Again - Eusebius tells us that most certainly prior to 67 A.D., and by definition likely fulfilled before the winter of 62-63 A.D. -
“The whole body, however, of the Church at Jerusalem, having been commanded by a Divine revelation, given to men of approved piety there before the War, removed from the city, and dwelt in a certain town beyond the Jordan, called Pella. Here, those that believed in Christ, having removed from Jerusalem as if holy men, had entirely abandoned the Royal City itself, and the whole land of Judea….”
(Eusebius, History of the Church, 3.5).
This quote also isolates the writing of I Clement to a time frame of not just before 70 A.D., but certainly before 67 A.D. But because Jews regularly come to Rome to bring word that all is normal with the sacrifices at the Temple, even if the Church removes, word is known of the Temple by those of the 3,000,000 plus of Israel who still regularly attend its major festivals of required male attendance as stated in Leviticus Chapter 23.
Indirectly, then, Proegoumenous as one of the 7 elders of the Sanhedrin, may be understood that the “presbyter” of Corinth (I Clement 21.6) was de facto a neo-Sanhedrin office, and it was to one of the 7 elders that the office of ambassador to Jerusalem, in behalf of the Churches at Corinth was to be bestowed upon and entrusted with the transportation of tithes in the form of monetary letters that would grant them gold at Damascus (as was the case of the wise men in the days of Herod who visited the LORD after His birth) or other locations where their letters of Jewish banking were honored, so they might take that sum more safely up to Jerusalem.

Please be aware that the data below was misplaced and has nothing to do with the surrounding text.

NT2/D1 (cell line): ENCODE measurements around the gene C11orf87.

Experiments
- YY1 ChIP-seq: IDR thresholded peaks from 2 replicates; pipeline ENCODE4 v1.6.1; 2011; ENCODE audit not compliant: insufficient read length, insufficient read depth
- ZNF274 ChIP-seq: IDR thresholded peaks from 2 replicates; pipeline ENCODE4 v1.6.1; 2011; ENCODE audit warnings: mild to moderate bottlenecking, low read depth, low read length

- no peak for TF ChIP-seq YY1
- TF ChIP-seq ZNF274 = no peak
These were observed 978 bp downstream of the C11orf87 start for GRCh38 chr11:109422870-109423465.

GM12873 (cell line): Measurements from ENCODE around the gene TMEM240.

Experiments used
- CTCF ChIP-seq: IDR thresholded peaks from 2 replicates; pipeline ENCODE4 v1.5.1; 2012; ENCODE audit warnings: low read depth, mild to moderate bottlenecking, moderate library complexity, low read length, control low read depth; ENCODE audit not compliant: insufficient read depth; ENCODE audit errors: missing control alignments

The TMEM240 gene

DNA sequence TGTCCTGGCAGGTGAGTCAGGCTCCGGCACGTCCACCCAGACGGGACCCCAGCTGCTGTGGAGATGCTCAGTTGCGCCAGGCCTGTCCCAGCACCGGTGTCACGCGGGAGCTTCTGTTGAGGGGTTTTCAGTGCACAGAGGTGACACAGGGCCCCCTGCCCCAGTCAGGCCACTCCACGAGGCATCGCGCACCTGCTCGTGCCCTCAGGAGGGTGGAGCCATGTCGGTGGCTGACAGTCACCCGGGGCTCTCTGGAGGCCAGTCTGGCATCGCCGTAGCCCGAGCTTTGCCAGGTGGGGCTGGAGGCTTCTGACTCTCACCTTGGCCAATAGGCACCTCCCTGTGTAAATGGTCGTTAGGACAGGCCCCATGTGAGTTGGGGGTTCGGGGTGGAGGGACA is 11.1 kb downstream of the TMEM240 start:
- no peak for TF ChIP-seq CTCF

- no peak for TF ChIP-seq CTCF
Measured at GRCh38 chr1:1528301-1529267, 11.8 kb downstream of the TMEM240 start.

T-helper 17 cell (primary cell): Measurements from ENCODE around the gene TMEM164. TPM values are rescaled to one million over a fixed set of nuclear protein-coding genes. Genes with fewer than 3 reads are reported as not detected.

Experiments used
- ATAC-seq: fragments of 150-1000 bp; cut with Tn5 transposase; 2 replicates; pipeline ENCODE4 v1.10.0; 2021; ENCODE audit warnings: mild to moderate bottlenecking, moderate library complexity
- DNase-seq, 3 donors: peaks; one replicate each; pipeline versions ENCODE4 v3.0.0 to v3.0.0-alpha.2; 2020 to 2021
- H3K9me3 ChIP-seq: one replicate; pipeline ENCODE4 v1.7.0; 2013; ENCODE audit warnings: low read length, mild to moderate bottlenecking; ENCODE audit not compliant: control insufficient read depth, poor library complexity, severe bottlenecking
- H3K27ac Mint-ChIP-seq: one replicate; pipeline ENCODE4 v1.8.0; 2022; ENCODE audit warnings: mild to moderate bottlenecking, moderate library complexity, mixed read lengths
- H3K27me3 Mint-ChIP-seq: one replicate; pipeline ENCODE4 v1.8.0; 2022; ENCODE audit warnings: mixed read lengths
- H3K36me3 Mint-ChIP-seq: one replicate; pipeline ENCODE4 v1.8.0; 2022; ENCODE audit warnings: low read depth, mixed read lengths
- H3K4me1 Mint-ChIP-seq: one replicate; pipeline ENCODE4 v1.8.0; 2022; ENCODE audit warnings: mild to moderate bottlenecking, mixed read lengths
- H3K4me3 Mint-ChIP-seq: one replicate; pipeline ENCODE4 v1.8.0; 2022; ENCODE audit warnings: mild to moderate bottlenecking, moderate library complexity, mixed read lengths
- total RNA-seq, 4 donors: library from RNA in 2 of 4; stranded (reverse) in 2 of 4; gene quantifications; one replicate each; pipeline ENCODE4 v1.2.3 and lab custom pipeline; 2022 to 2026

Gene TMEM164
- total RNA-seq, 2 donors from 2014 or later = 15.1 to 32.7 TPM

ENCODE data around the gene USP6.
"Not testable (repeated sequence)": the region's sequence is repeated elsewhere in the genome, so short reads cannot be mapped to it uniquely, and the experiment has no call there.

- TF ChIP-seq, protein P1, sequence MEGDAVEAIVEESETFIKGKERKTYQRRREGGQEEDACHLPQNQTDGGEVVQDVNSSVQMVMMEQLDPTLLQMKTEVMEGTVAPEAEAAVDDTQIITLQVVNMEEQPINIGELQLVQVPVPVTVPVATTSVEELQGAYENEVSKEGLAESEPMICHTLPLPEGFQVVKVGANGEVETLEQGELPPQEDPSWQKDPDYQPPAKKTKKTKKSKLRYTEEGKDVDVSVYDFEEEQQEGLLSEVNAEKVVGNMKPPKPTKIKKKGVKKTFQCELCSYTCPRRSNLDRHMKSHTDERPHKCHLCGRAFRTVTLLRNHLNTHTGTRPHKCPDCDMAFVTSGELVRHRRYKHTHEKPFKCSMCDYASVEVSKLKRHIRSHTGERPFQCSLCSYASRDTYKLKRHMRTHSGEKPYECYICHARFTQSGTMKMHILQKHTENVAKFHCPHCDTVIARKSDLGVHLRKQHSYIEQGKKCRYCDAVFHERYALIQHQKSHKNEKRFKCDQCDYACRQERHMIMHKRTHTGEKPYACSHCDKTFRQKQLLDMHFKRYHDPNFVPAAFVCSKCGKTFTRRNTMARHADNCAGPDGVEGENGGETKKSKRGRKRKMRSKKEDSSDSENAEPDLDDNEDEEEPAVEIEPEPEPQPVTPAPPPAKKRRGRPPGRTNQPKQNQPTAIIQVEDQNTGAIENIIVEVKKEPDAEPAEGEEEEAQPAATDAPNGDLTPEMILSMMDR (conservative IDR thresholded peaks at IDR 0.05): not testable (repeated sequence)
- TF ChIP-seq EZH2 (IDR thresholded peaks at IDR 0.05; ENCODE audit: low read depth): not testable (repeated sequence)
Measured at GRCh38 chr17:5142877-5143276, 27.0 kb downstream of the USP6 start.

Modern Church historians will should adapt their minds to grasp that pre-63 A.D. Christianity still observed Temple Sacrifice and operated and functioned as Jews with their own Sanhedrins, as if a parallel Judaism within Judaism. The idea, then, of an earthly “papacy” in Rome or anywhere else in Christianity, was simply an alien Gentile concept reserved for much later generations. But like the redating of the New Testament, it appears that even a contemporary work like First Clement is also a lock...datable from within a few months following the fires to Rome in 62 or 64 A.D.
From this background of understanding, we can clearly defend the position of dating Clement to a period when the Temple in Jerusalem yet stood and sacrificed as yet without threat of even the danger of seizure, let alone annihilation; and on point of clarity, this was also that period after the deaths of the Apostles Peter and Paul in Rome. Effectually, the dating of Clement immediately follows the July 18-19 fires of Rome and the ensuing Christian persecutions, and therefore dates to a most likely date of September to November of that same year, be it 62 or 64 A.D.